Makes one think twice about China and what their capable of!

    November 22, 2011 at 6:22 pm | Report abuse |
    • Capricorn Control

      It would have been more impressive if they had a missile that latched on and shoved the satellite instead of turning it into a big stupid mess of dangerous bits flung in all directions. Not very smart there.

      November 23, 2011 at 1:54 am | Report abuse |
  4. drap

    When and where will this "made in china" debris come out of orbit,when it does Im claiming it and selling it to the guys on Pawn Stars... .

    November 22, 2011 at 8:06 pm | Report abuse |
  5. Roadsniper

    Its a bird, its a plane, no its a jetesoned turd

    November 22, 2011 at 8:20 pm | Report abuse |
  6. Jump

    The US blew up a satellite themselves no biggie

    November 22, 2011 at 8:58 pm | Report abuse |
  7. drap

    Will blowing up a satellite cause space debris... .?

    November 22, 2011 at 9:07 pm | Report abuse |
  8. Fortean

    Space debris is very serious. We need to stop creating it and clean up what is there or we run the risk of not being able to do manned space flights. We junk up every environment we encounter.

    November 22, 2011 at 10:19 pm | Report abuse |
  9. chrissy

    I totally agree roadsniper! I would totally get out there and and get in shape but my bottom is huge and all i can do is sit here and blog.

    November 22, 2011 at 10:24 pm | Report abuse |
  10. asdf

    Yes the US blew up a Sat but did it such as to not create debris as it all burned up in reentry. The Chinese just made a huge mess. Sadly soon space is going to be as polluted as shown in WALL-E.

    November 22, 2011 at 11:07 pm | Report abuse |
  11. Roadsniper

    Hi chrissy, yes it is nasty out there. I know people that worked for nasa for many years and they have commented on the space environment, if i where to go out there i would look all funked out to the max, im thin, but my legs are huge hence roadsniper, means hard core road racer on road bikes, now you know! And the rest of my body would be a flabby mess,lol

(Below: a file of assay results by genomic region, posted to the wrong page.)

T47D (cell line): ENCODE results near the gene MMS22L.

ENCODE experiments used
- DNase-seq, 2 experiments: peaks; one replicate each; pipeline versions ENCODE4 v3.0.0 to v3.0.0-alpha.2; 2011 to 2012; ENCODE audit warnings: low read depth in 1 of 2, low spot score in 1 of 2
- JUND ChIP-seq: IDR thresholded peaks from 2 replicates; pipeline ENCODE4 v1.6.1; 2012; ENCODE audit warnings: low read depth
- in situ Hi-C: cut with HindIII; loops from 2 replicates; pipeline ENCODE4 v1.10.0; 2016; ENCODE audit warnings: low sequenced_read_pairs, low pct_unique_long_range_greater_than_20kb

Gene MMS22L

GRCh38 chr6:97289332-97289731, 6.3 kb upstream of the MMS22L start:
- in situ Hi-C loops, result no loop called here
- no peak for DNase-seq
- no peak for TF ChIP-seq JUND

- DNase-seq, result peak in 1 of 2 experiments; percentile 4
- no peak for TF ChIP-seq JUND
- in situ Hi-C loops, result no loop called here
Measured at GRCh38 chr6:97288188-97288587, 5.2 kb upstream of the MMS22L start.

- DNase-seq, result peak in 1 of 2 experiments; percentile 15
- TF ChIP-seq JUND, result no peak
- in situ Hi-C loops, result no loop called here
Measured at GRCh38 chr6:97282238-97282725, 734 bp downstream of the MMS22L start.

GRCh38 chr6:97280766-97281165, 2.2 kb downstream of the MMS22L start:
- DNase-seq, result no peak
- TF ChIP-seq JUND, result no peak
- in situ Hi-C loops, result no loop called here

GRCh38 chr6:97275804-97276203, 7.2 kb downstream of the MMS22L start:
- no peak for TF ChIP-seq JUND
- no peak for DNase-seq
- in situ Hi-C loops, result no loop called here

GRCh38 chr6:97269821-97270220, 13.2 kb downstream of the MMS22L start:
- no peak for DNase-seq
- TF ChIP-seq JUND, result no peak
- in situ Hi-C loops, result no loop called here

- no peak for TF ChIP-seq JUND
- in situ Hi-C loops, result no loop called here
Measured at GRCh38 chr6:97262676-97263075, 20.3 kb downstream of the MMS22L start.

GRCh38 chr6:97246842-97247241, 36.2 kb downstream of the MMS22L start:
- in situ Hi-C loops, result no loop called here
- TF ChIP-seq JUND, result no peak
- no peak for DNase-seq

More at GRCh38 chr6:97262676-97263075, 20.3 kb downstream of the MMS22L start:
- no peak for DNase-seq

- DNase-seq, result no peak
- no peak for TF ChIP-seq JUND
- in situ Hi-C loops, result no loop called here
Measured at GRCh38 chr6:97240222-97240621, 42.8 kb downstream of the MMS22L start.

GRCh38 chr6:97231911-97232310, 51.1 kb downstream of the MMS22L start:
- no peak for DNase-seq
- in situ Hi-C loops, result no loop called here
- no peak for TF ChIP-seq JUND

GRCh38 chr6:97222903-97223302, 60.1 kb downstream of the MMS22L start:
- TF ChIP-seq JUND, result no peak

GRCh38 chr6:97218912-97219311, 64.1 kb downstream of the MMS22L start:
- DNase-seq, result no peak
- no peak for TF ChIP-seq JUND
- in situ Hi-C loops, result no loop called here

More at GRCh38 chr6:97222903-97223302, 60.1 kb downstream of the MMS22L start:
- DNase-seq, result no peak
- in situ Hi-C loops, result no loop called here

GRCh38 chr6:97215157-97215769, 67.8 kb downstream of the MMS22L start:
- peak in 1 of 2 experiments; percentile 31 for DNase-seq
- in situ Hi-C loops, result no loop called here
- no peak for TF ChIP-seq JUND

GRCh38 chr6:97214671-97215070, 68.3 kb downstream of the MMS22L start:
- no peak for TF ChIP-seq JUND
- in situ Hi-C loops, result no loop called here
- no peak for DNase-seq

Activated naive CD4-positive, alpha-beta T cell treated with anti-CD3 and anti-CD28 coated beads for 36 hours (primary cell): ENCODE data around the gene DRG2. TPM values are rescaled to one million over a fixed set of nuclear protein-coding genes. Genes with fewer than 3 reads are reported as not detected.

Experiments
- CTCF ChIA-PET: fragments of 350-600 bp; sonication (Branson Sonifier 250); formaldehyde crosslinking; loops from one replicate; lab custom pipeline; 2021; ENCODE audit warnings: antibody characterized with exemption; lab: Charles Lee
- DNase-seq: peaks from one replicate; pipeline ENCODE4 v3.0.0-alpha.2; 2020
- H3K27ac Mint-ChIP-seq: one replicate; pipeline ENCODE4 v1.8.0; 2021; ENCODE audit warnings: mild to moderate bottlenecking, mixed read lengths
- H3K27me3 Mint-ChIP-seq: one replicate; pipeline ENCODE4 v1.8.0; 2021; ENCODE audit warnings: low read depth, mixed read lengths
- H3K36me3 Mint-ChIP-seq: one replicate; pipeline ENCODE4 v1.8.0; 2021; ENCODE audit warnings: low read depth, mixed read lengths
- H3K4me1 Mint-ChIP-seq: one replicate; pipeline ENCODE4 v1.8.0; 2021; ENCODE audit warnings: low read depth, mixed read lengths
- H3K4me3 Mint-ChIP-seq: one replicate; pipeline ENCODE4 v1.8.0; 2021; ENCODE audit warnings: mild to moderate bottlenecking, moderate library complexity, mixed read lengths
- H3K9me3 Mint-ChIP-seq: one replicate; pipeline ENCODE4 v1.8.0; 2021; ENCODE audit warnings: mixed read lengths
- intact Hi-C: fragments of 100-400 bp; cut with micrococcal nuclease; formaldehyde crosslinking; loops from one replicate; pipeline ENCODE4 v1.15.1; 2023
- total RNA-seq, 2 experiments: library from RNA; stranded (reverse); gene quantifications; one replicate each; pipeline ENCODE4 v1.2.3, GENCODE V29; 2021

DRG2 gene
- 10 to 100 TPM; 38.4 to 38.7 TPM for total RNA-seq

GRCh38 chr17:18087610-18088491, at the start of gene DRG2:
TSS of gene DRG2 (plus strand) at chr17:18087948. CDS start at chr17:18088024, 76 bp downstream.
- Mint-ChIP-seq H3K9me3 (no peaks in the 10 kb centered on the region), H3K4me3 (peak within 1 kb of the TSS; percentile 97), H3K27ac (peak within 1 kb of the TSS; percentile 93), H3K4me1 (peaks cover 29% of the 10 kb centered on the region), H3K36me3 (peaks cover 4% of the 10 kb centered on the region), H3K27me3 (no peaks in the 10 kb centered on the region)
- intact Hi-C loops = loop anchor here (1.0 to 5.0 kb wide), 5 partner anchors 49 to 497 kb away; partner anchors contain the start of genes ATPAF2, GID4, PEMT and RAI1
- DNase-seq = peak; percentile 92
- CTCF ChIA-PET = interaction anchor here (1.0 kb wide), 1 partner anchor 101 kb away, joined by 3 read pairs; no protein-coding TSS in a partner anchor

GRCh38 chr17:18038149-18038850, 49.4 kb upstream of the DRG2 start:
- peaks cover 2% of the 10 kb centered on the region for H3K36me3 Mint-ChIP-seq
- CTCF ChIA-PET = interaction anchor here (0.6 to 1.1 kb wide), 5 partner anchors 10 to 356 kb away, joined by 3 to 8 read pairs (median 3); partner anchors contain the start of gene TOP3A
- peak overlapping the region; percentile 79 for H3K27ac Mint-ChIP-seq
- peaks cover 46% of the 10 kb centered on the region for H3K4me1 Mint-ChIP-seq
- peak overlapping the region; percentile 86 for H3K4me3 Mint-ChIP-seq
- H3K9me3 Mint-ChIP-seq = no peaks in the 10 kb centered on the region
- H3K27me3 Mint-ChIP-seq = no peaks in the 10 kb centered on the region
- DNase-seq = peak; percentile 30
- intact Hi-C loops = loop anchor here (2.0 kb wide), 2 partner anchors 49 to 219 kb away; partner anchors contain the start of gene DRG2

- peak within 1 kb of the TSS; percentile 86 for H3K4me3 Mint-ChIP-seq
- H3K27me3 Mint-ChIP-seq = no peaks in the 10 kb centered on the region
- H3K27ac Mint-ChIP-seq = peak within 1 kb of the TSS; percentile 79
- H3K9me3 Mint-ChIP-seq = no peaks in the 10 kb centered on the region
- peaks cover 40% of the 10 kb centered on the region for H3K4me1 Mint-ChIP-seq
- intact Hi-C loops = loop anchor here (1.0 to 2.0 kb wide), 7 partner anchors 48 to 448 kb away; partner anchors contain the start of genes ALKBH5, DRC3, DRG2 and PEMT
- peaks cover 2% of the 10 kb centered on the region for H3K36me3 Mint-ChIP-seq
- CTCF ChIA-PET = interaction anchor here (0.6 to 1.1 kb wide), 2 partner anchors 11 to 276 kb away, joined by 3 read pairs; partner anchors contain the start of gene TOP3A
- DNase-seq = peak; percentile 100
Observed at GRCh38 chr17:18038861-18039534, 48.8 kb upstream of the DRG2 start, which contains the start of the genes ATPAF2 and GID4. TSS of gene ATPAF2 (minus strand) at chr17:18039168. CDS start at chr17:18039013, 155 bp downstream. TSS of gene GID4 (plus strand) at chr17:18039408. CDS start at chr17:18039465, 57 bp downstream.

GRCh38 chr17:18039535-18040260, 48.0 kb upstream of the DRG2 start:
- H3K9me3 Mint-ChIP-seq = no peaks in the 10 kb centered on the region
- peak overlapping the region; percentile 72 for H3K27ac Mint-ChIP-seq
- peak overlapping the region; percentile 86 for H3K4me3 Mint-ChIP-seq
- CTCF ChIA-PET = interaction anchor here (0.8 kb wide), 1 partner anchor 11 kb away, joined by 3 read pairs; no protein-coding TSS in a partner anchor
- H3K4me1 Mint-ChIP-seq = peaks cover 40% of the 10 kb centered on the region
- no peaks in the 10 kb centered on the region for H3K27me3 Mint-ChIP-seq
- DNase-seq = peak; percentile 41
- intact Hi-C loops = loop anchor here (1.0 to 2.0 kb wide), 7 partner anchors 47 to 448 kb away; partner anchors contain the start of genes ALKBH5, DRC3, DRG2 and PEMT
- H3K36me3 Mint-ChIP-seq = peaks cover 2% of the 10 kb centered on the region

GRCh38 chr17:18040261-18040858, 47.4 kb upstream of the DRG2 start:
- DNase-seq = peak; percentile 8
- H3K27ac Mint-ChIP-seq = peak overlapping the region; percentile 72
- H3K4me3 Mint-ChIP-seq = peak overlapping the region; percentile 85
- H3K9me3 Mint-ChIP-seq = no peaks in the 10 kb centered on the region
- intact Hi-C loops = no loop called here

November 23, 2011 at 1:30 am | Report abuse |
  12. New Orleans

    Isn't that picture what they call "Earth po.rn"? I think I've seen that hurricane's a** before...

    November 23, 2011 at 1:50 am | Report abuse |
  13. rooney

    Hope everything turns out alright. I agree that they shouldn't be junking up space.

    November 23, 2011 at 3:33 am | Report abuse |
  14. bike accessories

    Now a bike shop is no longer the only place to find a great bike, you can find one online and have it shipped to your door and assembled in under ten minutes.

    November 25, 2011 at 2:15 am | Report abuse |
  15. Jimh77

    Everyone that has equipment in space needs to come together and clean up the mess above the earth. Personally I don't think it is that difficult, expensive (which is why everyone has to foot the bill), but not difficult.

    December 9, 2011 at 7:19 pm | Report abuse |